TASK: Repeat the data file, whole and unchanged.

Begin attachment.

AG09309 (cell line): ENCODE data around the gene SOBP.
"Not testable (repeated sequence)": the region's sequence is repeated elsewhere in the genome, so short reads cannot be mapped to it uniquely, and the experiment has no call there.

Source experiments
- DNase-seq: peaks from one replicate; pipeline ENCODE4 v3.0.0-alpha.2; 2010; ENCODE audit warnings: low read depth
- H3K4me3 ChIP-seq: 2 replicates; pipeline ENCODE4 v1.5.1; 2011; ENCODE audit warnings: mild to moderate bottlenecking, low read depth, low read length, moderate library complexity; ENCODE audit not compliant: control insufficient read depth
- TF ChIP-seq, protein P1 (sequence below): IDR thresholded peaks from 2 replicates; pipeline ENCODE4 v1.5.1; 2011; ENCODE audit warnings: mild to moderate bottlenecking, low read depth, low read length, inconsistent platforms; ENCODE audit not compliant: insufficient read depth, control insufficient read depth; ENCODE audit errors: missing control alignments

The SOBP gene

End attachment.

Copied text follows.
AG09309 (cell line): ENCODE data around the gene SOBP.
"Not testable (repeated sequence)": the region's sequence is repeated elsewhere in the genome, so short reads cannot be mapped to it uniquely, and the experiment has no call there.

Source experiments
- DNase-seq: peaks from one replicate; pipeline ENCODE4 v3.0.0-alpha.2; 2010; ENCODE audit warnings: low read depth
- H3K4me3 ChIP-seq: 2 replicates; pipeline ENCODE4 v1.5.1; 2011; ENCODE audit warnings: mild to moderate bottlenecking, low read depth, low read length, moderate library complexity; ENCODE audit not compliant: control insufficient read depth
- TF ChIP-seq, protein P1 (sequence below): IDR thresholded peaks from 2 replicates; pipeline ENCODE4 v1.5.1; 2011; ENCODE audit warnings: mild to moderate bottlenecking, low read depth, low read length, inconsistent platforms; ENCODE audit not compliant: insufficient read depth, control insufficient read depth; ENCODE audit errors: missing control alignments

The SOBP gene